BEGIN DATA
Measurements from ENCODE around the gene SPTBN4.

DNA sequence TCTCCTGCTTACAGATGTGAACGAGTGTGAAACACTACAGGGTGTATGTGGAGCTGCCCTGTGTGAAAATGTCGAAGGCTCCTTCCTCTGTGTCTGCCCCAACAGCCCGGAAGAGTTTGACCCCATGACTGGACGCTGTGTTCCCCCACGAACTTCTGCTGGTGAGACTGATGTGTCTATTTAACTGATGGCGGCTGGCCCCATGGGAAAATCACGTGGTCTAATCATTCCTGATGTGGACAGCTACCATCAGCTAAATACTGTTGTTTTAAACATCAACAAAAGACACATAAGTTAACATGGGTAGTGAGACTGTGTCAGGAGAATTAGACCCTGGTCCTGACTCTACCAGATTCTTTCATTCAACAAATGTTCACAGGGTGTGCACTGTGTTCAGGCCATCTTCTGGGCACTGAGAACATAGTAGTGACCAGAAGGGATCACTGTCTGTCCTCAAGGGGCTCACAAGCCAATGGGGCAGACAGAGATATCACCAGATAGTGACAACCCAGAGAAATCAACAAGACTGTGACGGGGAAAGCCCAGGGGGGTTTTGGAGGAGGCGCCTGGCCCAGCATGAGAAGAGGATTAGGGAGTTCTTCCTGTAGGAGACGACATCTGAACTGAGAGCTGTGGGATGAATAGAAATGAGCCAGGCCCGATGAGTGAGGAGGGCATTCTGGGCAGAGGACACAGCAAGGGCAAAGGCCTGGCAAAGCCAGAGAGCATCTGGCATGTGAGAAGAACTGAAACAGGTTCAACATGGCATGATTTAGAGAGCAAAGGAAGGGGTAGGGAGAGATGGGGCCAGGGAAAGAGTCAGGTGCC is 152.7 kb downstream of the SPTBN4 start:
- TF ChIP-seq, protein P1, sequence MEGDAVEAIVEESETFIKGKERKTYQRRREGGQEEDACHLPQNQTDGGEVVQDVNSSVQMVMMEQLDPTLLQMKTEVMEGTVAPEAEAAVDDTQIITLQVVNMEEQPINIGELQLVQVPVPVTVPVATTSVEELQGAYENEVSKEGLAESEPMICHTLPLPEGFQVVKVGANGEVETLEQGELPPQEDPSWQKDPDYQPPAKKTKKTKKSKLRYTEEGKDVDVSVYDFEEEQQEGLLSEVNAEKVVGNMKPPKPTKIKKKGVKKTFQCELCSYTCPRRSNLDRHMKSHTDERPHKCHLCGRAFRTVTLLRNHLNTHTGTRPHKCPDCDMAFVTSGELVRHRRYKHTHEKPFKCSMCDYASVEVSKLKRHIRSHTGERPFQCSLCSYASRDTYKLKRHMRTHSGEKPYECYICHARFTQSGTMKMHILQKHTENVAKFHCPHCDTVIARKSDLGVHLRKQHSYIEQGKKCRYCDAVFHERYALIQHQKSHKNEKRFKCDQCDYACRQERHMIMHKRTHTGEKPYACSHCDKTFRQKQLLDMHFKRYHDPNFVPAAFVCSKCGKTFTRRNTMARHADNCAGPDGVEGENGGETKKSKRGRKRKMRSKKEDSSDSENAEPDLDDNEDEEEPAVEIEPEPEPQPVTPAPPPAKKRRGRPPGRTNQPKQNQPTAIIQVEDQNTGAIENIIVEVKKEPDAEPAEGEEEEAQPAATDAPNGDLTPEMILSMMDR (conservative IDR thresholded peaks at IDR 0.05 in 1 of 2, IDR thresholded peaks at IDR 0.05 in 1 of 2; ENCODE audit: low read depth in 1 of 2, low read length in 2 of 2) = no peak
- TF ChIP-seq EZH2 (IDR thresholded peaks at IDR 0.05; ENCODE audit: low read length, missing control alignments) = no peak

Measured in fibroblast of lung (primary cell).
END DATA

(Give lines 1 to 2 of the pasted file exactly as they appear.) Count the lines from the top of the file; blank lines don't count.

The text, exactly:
Measurements from ENCODE around the gene SPTBN4.

DNA sequence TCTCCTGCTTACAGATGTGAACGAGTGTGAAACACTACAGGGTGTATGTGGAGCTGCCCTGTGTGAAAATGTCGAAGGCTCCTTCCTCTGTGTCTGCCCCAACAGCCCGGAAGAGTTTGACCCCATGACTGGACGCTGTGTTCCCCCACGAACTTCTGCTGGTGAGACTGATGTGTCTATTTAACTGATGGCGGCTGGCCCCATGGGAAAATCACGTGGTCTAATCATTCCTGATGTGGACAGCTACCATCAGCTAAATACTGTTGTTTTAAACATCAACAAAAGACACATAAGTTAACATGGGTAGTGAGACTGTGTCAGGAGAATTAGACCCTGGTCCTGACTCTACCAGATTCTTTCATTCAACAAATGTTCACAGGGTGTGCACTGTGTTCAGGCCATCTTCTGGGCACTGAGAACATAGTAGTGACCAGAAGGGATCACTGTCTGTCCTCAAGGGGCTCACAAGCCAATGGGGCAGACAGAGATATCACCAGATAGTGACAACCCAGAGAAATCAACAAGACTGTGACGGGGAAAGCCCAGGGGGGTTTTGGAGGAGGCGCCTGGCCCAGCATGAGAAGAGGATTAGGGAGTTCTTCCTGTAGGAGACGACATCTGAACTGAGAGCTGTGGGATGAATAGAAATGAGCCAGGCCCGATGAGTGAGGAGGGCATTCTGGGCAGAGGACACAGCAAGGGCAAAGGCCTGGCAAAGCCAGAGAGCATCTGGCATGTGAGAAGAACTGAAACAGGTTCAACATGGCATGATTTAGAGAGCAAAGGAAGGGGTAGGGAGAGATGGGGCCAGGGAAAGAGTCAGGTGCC is 152.7 kb downstream of the SPTBN4 start: